The burden of proof that the prosecution must carry in a criminal trial to obtain a guilty verdict. Reasonable doubt is sometimes explained as being convinced 'to a moral certainty.' The jury must be convinced that the defendant committed each element of the crime before returning a guilty verdict.

HABEAS CORPUS

Latin for 'You have the body.' A prisoner files a petition for writ of habeas corpus in order to challenge the authority of the prison or jail warden to continu... (more...)
Latin for 'You have the body.' A prisoner files a petition for writ of habeas corpus in order to challenge the authority of the prison or jail warden to continue to hold him. If the judge orders a hearing after reading the writ, the prisoner gets to argue that his confinement is illegal. These writs are frequently filed by convicted prisoners who challenge their conviction on the grounds that the trial attorney failed to prepare the defense and was incompetent. Prisoners sentenced to death also file habeas petitions challenging the constitutionality of the state death penalty law. Habeas writs are different from and do not replace appeals, which are arguments for reversal of a conviction based on claims that the judge conducted the trial improperly. Often, convicted prisoners file both.

CIRCUMSTANTIAL EVIDENCE

Evidence that proves a fact by means of an inference. For example, from the evidence that a person was seen running away from the scene of a crime, a judge or j... (more...)
Evidence that proves a fact by means of an inference. For example, from the evidence that a person was seen running away from the scene of a crime, a judge or jury may infer that the person committed the crime.

INADMISSIBLE EVIDENCE

Testimony or other evidence that fails to meet state or federal court rules governing the types of evidence that can be presented to a judge or jury. The main r... (more...)
Testimony or other evidence that fails to meet state or federal court rules governing the types of evidence that can be presented to a judge or jury. The main reason why evidence is ruled inadmissible is because it falls into a category deemed so unreliable that a court should not consider it as part of a deciding a case --for example, hearsay evidence, or an expert's opinion that is not based on facts generally accepted in the field. Evidence will also be declared inadmissible if it suffers from some other defect--for example, as compared to its value, it will take too long to present or risks enflaming the jury, as might be the case with graphic pictures of a homicide victim. In addition, in criminal cases, evidence that is gathered using illegal methods is commonly ruled inadmissible. Because the rules of evidence are so complicated (and because contesting lawyers waste so much time arguing over them) there is a strong trend towards using mediation or arbitration to resolve civil disputes. In mediation and arbitration, virtually all evidence can be considered. See evidence, admissible evidence.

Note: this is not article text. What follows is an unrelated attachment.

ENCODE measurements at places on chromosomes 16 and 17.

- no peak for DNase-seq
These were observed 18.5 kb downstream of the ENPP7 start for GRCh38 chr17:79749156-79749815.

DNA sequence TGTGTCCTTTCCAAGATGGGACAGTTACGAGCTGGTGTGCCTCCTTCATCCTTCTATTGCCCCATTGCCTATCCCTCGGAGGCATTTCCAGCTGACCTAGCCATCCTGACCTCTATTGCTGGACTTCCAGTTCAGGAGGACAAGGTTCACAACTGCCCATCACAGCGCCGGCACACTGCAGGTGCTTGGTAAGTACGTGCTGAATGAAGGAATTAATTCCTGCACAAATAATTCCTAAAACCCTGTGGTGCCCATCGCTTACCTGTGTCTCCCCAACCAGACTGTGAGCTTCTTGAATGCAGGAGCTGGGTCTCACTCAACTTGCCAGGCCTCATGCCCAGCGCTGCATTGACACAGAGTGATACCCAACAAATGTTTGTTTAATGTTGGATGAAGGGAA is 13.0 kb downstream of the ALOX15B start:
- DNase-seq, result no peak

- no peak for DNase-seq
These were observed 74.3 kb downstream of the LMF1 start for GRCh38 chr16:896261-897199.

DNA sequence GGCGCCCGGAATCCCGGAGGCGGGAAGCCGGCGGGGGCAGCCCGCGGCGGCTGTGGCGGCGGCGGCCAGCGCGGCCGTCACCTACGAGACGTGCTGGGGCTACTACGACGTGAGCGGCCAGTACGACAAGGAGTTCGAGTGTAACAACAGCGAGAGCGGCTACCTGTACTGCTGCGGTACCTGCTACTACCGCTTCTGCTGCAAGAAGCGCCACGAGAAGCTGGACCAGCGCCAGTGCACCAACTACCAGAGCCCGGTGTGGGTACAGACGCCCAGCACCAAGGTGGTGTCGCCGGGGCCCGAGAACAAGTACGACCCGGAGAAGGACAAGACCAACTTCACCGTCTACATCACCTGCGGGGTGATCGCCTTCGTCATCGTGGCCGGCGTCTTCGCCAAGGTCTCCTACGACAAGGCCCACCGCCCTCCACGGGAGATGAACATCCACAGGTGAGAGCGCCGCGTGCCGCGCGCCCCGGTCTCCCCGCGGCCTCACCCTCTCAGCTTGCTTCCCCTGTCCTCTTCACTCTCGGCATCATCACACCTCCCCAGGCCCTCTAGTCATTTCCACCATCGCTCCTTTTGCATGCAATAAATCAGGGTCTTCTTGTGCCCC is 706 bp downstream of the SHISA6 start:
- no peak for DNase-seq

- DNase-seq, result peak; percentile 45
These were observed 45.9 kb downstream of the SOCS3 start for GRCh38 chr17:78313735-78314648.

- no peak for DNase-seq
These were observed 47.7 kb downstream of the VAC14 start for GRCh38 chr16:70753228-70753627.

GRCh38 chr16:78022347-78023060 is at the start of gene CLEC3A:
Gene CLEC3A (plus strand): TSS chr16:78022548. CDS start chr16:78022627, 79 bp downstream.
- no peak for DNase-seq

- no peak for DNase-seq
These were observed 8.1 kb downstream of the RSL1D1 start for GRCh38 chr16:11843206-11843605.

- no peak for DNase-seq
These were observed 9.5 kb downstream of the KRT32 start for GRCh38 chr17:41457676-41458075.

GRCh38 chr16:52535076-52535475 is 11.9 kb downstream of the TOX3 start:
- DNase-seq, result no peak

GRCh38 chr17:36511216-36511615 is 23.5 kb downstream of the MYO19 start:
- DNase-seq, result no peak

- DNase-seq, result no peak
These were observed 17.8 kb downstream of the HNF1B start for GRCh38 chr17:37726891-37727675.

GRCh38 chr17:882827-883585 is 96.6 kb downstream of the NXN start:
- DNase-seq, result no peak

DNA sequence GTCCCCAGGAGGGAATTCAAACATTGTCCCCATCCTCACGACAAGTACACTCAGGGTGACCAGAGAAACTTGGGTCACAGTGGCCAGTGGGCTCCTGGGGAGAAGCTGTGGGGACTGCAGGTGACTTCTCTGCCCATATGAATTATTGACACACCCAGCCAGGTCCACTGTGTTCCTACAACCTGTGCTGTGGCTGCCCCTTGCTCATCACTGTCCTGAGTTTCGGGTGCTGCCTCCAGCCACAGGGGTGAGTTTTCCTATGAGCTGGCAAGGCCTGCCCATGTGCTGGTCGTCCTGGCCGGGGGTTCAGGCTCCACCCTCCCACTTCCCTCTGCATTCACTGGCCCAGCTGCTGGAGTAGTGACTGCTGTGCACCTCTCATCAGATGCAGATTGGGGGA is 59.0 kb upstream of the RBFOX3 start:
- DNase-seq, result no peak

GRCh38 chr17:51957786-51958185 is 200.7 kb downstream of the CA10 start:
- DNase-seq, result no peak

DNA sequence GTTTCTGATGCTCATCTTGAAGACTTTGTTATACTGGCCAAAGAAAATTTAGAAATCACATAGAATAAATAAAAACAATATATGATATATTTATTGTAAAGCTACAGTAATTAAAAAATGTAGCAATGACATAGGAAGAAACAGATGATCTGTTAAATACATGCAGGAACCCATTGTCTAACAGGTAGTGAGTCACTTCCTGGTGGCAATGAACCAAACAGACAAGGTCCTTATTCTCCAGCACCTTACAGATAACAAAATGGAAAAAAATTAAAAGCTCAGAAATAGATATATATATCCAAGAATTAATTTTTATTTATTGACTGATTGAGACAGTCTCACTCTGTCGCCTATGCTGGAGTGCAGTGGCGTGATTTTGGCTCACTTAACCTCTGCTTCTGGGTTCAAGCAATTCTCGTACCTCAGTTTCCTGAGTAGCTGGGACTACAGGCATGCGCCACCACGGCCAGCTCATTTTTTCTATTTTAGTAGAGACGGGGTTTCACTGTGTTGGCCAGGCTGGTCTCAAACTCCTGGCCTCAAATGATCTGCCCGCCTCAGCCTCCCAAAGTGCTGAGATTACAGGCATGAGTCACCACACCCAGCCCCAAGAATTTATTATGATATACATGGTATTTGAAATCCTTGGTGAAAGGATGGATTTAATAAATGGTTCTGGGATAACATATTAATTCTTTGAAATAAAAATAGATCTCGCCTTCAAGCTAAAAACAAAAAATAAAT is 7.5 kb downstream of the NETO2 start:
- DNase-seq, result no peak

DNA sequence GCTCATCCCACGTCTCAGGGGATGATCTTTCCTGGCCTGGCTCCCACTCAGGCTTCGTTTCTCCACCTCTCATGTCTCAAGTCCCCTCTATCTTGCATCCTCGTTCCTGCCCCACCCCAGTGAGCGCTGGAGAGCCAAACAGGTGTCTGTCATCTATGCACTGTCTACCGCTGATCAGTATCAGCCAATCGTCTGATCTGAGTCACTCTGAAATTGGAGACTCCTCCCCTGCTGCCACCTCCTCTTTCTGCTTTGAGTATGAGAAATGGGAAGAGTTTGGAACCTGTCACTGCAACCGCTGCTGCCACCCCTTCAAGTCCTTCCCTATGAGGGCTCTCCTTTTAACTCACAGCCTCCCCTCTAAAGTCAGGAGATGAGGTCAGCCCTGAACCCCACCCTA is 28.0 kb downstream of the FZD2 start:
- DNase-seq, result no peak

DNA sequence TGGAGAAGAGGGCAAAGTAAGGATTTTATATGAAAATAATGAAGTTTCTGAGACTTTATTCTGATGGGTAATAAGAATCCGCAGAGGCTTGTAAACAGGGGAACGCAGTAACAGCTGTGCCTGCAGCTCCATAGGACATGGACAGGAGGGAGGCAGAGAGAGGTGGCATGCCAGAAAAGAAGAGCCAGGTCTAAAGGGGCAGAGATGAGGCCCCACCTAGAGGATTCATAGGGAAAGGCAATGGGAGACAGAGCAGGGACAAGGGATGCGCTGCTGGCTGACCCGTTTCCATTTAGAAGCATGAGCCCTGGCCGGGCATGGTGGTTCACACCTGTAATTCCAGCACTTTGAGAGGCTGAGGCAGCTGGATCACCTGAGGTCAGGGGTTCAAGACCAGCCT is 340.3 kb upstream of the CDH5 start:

SAMPLE LEGAL CASES

State v. Draganescu

... He asked Truesdale about his travels and his criminal and driving history. ... At 9:58 am, the dispatcher reported that there were no outstanding warrants and that Truesdale's license was valid. The dispatcher also reported that Draganescu had a drug-related criminal history. ...

State v. Branch

... The sentences were ordered to be served concurrently. Branch appeals. SCOPE OF REVIEW. [1,2] When reviewing a criminal conviction for sufficiency of the evidence to sustain the conviction, the relevant question for an appellate court is whether, after viewing the evidence in ...

State v. Davis

... When reviewing a criminal conviction for sufficiency of the evidence to sustain the conviction, the relevant question for an appellate court is whether, after viewing the evidence in the light most favorable to the prosecution, any rational trier of fact could have found the essential ...